- Dec 08, 2023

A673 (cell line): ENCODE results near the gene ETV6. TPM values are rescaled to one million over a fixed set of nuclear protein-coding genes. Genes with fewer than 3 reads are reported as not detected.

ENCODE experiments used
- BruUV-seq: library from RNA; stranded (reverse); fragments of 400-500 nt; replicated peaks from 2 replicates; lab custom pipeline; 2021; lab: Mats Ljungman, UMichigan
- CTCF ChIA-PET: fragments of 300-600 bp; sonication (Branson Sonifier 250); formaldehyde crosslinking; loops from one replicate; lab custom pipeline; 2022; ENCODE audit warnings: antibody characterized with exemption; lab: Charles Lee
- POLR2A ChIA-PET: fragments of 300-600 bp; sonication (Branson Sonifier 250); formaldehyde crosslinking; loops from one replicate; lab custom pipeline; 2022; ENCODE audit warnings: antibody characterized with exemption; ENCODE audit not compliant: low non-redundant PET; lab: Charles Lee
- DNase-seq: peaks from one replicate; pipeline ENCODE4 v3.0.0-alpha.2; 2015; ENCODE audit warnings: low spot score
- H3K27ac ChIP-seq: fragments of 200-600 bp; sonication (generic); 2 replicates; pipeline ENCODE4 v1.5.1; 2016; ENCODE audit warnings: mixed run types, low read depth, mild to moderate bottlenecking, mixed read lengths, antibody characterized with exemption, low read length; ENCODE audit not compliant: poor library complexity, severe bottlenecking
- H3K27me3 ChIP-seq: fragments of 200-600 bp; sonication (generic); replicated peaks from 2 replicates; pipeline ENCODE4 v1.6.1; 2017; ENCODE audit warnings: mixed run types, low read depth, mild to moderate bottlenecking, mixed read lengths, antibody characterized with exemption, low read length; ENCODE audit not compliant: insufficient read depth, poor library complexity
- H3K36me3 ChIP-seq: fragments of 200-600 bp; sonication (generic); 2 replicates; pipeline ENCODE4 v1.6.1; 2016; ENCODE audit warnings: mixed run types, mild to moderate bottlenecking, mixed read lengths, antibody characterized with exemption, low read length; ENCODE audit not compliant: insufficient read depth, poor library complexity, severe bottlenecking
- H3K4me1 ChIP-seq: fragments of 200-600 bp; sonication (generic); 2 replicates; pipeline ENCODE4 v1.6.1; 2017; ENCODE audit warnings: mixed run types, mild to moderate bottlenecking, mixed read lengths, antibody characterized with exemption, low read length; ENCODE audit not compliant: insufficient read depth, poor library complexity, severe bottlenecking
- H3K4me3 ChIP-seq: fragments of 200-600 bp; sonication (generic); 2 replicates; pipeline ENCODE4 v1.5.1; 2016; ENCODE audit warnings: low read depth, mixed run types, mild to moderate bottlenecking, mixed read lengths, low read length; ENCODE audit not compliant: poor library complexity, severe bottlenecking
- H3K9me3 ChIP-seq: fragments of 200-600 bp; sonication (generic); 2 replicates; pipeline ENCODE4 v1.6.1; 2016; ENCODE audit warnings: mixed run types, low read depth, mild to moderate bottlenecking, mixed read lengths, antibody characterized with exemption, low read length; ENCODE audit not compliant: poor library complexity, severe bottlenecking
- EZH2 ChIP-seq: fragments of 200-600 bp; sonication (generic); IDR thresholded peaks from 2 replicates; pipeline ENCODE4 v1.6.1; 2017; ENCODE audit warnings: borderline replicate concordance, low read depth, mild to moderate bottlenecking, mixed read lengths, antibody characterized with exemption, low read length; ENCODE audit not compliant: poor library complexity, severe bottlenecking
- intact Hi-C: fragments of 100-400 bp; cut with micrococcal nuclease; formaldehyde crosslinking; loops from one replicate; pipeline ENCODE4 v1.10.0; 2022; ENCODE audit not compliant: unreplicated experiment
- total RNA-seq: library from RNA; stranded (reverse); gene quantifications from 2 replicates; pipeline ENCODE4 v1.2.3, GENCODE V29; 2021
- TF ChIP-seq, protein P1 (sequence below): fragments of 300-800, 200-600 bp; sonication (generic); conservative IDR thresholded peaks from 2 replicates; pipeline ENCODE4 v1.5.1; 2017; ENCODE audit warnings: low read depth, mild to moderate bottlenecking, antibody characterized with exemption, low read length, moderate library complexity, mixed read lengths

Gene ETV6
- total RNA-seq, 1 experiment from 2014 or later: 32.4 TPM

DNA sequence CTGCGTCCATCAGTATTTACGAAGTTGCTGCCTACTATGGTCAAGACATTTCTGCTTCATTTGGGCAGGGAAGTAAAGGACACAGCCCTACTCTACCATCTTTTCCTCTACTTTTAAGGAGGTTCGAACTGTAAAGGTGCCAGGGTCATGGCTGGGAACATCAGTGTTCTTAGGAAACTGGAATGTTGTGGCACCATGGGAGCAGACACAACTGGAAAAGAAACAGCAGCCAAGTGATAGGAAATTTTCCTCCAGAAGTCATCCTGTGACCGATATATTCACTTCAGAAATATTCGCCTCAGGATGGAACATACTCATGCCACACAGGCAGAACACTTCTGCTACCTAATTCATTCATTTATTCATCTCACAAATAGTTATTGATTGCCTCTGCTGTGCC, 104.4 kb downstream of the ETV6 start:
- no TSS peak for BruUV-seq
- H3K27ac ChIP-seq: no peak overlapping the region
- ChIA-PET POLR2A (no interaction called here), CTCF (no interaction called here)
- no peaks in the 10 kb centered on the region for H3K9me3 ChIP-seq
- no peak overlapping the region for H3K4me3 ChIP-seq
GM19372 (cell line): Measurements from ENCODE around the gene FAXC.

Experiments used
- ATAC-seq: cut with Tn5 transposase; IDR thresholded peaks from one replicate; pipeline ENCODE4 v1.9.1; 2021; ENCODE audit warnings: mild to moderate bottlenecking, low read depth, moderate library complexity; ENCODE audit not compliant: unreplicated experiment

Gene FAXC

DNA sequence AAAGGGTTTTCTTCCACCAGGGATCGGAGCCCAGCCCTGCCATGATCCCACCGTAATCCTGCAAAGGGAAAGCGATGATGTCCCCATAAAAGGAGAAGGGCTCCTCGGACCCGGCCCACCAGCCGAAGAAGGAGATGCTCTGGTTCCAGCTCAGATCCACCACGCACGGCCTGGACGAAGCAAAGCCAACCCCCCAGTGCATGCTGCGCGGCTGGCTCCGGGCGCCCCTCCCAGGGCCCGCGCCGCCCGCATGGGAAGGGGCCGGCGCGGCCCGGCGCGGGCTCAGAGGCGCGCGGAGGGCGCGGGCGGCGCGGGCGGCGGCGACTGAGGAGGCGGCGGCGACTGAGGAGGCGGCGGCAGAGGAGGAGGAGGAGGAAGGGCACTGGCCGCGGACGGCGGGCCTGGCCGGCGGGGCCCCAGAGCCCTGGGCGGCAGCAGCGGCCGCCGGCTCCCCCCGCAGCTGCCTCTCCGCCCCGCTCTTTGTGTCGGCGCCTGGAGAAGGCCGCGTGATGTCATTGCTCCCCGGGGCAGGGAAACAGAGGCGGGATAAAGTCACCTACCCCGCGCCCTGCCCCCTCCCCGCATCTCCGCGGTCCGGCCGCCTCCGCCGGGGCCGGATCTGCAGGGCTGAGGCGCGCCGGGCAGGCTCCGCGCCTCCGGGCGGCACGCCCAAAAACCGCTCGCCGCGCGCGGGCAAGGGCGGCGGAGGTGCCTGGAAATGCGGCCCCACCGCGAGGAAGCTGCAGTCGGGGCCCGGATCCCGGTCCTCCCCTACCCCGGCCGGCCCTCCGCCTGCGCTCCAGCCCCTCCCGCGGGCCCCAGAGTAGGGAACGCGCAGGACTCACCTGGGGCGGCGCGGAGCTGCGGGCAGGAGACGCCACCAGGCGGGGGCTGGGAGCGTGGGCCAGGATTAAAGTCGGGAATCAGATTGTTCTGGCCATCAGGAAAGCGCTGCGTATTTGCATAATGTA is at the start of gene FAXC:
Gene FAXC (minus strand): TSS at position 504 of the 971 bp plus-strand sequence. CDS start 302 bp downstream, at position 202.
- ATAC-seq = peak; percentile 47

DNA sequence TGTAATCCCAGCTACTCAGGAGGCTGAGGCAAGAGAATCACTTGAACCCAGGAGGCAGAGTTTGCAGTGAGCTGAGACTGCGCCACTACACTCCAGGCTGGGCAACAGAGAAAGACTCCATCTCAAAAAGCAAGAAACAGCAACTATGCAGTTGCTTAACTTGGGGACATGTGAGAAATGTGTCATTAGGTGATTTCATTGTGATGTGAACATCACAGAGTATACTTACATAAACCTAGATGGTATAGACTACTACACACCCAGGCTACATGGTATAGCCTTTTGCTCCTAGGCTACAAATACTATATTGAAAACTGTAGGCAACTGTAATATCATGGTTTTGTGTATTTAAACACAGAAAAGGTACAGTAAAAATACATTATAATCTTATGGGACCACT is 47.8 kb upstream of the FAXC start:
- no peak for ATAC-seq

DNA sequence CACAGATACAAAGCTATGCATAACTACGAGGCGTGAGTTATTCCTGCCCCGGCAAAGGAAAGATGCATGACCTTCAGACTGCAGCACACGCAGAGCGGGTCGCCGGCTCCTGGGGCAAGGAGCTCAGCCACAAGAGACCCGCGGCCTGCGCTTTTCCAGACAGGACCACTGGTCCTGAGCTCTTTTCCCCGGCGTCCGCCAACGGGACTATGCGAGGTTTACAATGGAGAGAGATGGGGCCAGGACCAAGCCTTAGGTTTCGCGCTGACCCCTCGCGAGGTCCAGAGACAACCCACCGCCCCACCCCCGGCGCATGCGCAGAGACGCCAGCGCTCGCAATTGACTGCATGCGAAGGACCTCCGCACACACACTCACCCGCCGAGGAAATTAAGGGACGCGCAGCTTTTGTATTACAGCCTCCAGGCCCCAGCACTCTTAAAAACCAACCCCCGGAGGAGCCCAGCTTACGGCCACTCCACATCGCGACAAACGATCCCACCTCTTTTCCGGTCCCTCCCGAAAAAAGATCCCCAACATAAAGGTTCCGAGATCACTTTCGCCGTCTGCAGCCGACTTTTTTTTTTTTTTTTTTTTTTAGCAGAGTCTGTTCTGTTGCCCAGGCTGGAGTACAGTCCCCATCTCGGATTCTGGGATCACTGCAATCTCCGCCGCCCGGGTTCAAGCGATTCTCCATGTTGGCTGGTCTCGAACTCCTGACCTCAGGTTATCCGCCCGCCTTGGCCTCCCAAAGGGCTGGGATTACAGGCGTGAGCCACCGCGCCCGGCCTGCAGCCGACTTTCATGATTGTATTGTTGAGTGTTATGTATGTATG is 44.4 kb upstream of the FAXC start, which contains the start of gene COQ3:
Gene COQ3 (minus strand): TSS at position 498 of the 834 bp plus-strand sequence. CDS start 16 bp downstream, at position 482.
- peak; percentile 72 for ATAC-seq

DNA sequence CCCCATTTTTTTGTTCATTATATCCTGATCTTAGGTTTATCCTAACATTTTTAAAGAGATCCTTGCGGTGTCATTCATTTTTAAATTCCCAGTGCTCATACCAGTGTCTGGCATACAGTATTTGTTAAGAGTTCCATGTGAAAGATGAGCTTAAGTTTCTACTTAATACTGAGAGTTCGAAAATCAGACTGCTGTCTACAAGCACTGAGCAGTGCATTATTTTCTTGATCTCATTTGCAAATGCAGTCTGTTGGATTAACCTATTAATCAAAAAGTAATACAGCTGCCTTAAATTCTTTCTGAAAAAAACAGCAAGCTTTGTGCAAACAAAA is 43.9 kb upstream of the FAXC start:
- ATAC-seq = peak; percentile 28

- Ramaharitha Pusarla